A paper from almost three decades had documented fish in the area that are normally associated with a coral reef. The Brazilian researcher, Rodrigo Moura, knew of the finding and had always wanted to start a search.
“I kind of chuckled when Rodrigo first approached me about looking for reefs. I mean, it’s kind of dark, it’s muddy – it’s the Amazon River,” said Patricia Yager, an American researcher from the University of Georgia.
But they looked anyway. Yager shipped a dredge across two continents to their boat and sent it down to the ocean floor. After it returned to the surface, its scoop was filled with corals, fish, and sponges. A new reef had been found.
None of the researchers could believe the discovery at first because they thought the Amazonian plume would stir up too much dirt, letting too little sunlight penetrate to the seabed to support photosynthesis and coral health. Most well-known coral reefs are in shallow waters with easy access to sunlight.
The newly found Amazonian reef reveals just how robust and unexpected coral reefs can be. This one survives on little sunlight but still supports many marine species. Its existence gives hope that reefs can survive harsher conditions, possibly hotter and more acidic ones that will inevitably arise as global warming continues its inexorable pace.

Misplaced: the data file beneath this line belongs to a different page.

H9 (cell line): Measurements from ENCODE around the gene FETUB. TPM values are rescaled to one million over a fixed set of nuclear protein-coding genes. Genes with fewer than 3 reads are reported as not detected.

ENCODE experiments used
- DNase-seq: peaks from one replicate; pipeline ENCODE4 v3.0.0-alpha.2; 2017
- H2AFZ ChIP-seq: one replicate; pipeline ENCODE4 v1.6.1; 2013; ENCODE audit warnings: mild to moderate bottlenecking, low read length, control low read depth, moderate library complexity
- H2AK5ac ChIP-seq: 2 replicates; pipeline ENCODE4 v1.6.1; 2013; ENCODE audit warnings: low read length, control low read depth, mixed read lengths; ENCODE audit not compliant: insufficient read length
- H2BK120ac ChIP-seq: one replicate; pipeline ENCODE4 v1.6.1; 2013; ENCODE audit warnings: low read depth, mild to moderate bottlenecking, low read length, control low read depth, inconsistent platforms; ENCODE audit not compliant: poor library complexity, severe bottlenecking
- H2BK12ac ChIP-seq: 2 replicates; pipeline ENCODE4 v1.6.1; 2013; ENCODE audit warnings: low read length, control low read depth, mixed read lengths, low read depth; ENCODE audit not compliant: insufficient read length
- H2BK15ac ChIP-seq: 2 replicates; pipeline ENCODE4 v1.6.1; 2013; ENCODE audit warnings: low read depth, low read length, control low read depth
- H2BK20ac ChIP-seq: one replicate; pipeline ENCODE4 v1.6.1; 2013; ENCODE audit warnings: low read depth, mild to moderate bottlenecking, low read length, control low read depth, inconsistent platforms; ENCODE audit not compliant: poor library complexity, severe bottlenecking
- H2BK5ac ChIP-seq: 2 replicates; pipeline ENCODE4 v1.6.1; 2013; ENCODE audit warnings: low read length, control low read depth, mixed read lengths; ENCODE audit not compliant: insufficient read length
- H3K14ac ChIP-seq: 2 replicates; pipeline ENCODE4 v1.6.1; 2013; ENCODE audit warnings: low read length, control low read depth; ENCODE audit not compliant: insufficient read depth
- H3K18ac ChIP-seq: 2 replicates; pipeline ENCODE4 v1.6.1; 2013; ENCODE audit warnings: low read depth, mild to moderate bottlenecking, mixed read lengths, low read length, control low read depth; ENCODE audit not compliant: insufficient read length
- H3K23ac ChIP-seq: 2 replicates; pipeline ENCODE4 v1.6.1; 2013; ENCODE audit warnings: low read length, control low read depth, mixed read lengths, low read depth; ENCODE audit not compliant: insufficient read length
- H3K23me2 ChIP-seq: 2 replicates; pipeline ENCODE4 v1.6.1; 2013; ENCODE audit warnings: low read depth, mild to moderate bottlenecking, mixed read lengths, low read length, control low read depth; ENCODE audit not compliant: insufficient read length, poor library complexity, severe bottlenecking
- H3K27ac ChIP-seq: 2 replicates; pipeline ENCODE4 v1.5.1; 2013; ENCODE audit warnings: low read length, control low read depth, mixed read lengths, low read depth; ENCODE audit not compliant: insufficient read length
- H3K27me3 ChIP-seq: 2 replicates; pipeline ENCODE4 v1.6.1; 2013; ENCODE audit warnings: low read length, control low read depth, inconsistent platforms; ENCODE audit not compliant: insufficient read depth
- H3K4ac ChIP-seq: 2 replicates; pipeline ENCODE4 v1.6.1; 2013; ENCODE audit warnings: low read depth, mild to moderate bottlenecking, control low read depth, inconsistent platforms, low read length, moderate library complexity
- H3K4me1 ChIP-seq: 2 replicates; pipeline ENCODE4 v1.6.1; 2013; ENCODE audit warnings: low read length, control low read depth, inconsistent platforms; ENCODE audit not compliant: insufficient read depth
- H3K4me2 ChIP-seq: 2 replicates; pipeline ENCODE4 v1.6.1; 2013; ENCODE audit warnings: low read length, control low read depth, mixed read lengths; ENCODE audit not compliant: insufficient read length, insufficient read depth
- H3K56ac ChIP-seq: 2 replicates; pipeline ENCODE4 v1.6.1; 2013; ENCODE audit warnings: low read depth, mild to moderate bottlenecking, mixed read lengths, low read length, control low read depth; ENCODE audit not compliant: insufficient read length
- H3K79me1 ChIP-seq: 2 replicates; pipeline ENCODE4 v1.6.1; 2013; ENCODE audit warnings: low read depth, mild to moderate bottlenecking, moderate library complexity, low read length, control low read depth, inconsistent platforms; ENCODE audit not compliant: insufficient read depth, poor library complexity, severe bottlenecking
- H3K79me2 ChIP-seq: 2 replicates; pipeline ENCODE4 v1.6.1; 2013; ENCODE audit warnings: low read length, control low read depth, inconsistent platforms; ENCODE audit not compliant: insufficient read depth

Taking the slim chance that coral reefs can survive any environmental change we throw at them seems risky. Instead, we must do all we can to reduce carbon emissions, slow warming, and maintain a climate that both we and coral can survive. Because, when we say ‘Happy Earth Day’, what we really mean is ‘Happy Earth-as-we-know-it Day’, or ‘Happy Earth-that-supports-our-society Day’, a greeting we may not be able to use in the years to come unless global cooperative action is taken to reduce greenhouse gas emissions.
 Normile, D. “El Nino’s warmth devastating reefs worldwide.” Science, 352(6281), 15-16, April 8 2016.
 Ainsworth, TD et al. “Climate change disables coral bleaching protection on the Great Barrier Reef.” Science, 352(6283), 338-340, April 15 2016.
 Meyer, R. “Scientists have discovered a 600-mile coral reef.” The Atlantic, accessed April 21, 2016.
Photo of Great Barrier Reef courtesy of Sarah Ackerman via Wikipedia
Ainsworth, T., Heron, S., Ortiz, J., Mumby, P., Grech, A., Ogawa, D., Eakin, C., & Leggat, W. (2016). Climate change disables coral bleaching protection on the Great Barrier Reef Science, 352 (6283), 338-342 DOI: 10.1126/science.aac7125